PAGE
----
It can be helpful to give other people a visual clue too, not because it’s any of their business, but because it will help them to understand that your child needs space, quiet and extra time. There’s nothing worse when you’re anxious already than some well-meaning passer by staring at you, or even worse, trying to initiate a conversation! A simple t-shirt or badge that helps your child to stand out can prevent a potentially difficult interaction.

There is no right or wrong, only different

What works for one child may well be a disaster for another. As parents of a child with additional needs, you’ll already be used to shouting the odds, planning meticulously and pushing hard to get the best outcomes; well, this is the time to let rip and put all those skills to good use. You know your child best, you know instinctively what they need to make transitions easier and if you leave yourself enough time to plan and prepare you can make your adventure work for all of you.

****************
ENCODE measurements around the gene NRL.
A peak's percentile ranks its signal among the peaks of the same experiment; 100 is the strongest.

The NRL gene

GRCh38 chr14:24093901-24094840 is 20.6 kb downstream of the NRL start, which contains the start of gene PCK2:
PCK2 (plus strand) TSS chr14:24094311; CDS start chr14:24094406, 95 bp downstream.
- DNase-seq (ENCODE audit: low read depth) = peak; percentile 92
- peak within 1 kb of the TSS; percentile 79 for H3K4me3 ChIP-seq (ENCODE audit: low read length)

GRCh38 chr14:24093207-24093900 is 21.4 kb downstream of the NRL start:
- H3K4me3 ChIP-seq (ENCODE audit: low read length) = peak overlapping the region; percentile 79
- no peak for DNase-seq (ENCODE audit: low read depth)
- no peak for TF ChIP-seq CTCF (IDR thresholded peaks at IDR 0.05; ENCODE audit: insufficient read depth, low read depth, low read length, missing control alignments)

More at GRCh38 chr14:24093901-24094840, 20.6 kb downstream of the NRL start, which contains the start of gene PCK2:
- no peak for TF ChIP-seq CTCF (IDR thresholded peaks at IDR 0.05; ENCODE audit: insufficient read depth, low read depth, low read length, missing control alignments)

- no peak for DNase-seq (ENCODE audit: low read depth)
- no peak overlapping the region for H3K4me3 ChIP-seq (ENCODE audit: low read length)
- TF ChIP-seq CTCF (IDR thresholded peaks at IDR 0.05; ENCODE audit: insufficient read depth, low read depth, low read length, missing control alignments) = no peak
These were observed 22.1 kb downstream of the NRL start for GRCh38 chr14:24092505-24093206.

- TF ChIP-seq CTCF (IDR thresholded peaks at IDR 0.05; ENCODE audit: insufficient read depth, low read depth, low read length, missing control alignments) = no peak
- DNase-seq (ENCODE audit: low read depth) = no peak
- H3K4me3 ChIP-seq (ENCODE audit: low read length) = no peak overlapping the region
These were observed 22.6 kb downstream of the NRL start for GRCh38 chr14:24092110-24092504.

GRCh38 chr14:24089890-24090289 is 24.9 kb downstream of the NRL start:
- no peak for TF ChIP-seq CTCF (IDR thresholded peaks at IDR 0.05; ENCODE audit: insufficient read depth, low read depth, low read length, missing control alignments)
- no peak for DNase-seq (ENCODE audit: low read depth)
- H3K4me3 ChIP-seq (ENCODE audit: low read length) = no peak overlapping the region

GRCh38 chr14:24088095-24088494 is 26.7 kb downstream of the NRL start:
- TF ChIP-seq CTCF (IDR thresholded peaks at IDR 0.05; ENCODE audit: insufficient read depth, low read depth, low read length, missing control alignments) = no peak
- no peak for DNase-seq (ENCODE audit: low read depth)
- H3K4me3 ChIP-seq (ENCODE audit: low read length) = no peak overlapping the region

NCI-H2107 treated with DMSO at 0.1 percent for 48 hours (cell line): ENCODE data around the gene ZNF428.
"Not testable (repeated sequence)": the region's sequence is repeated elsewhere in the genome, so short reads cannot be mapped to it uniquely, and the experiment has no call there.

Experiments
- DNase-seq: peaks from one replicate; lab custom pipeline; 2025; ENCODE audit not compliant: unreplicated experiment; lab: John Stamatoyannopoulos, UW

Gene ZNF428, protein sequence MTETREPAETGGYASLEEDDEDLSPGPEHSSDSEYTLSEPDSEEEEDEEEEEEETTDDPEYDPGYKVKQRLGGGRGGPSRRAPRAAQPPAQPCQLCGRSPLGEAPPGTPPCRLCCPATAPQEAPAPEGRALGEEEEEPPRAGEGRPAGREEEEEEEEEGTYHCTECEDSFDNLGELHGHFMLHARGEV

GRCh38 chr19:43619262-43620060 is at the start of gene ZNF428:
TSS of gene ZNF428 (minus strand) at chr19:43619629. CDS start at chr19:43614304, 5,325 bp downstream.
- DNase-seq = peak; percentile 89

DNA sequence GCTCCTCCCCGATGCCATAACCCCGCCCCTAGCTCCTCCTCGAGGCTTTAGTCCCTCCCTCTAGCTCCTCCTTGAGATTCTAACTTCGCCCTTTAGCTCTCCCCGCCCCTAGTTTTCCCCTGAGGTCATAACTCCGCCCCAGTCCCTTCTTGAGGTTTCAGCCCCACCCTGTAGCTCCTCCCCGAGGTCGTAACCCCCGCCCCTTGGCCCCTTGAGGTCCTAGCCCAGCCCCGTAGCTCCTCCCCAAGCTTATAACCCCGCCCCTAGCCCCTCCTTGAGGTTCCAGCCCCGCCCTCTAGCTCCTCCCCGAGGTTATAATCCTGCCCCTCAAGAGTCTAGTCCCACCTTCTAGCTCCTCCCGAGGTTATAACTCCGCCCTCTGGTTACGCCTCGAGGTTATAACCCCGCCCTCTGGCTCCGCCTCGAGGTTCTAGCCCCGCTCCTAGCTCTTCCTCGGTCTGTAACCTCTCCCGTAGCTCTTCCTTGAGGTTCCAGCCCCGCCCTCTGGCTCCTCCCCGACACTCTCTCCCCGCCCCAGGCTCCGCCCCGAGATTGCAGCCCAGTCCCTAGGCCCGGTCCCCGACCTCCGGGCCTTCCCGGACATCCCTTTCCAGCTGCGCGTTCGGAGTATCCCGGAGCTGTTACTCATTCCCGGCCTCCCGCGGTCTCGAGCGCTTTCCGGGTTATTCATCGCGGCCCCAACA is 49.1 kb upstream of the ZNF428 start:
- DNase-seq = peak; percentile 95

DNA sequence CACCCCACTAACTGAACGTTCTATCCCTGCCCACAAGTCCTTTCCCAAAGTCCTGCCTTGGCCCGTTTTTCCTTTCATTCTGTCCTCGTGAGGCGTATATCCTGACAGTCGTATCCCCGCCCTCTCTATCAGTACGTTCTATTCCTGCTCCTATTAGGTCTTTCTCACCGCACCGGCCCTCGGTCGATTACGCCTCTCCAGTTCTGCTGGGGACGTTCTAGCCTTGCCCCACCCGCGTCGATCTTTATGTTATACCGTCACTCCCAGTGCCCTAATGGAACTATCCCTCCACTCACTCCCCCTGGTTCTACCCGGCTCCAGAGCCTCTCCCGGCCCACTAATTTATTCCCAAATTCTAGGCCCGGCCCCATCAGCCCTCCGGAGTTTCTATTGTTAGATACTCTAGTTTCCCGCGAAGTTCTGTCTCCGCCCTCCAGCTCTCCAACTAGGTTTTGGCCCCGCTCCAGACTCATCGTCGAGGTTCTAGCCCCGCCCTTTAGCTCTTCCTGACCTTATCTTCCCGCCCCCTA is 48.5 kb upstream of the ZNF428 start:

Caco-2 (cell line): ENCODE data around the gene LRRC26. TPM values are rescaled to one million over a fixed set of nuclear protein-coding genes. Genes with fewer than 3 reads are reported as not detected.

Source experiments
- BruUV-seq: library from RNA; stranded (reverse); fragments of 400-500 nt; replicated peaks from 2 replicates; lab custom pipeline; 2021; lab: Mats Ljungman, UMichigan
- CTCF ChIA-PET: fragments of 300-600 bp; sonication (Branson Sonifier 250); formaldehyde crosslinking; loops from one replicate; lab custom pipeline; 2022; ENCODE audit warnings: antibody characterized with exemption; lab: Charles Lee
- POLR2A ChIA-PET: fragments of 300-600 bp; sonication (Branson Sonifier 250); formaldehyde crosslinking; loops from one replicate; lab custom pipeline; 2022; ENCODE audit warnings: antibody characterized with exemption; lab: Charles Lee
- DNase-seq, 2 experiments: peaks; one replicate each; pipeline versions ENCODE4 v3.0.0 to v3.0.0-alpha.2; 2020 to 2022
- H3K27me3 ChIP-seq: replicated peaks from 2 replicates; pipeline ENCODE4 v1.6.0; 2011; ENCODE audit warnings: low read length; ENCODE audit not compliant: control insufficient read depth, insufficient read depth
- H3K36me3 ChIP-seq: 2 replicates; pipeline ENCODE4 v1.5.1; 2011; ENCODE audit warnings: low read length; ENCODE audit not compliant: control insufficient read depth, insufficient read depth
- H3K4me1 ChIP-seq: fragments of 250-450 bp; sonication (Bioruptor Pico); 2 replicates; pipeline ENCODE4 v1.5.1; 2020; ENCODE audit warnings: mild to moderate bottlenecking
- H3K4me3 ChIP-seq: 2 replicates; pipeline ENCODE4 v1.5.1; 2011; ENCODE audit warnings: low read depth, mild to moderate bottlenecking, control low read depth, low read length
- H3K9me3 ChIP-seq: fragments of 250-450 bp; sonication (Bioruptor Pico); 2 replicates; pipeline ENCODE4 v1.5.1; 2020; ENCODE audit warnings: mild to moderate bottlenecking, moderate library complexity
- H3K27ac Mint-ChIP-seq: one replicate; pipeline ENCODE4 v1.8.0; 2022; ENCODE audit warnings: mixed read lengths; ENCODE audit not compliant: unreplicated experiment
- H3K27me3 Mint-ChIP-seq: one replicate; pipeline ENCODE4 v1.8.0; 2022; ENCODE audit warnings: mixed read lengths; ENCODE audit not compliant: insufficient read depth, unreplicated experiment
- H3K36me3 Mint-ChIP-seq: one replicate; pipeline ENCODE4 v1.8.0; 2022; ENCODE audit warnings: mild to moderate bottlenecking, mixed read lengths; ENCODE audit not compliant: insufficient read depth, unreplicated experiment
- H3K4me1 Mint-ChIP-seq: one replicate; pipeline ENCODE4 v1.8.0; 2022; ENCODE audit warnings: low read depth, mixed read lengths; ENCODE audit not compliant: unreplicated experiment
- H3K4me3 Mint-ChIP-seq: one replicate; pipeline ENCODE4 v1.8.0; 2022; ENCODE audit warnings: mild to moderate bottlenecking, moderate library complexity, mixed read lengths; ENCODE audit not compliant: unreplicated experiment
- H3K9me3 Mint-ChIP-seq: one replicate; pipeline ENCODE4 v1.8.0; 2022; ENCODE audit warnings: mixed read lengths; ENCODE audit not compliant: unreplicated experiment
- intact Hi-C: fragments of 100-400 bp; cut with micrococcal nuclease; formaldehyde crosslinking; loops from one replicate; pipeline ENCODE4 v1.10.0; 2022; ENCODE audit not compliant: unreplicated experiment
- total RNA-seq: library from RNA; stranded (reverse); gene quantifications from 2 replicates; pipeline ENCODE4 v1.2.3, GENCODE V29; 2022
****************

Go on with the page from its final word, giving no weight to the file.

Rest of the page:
I can help YOU with YOUR move abroad

I offer one-to-one support and targeted help and advice to help YOU navigate your own expat journey. I can make sure you are well-prepared for expat life. Hop on a FREE CALL with me to find out more

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Choosing the right school for your child is one of the hardest decisions you’ll make as an expat parent when moving abroad. There are many education options around for expats, and so much depends on your individual family set-up and child that there is no ‘one-school-fits-all’ solution. Each child is different and each country’s school system is different, even within the ‘generic’ international schools. Also, families differ in their requirements and aspirations, and even relocations vary greatly. What worked well for you all in one country won’t necessarily be replicated in your next move.

It’s easy to get very stressed at this point. Don’t panic! I’ve put together this book to help you kick-start your search for the best type of school for your child. Now available on your local Amazon.

Buy from Amazon UK More detail on the book

 

 

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Comments

  1. American families moving overseas would lose SSI & Medicaid after 30 days out of the country.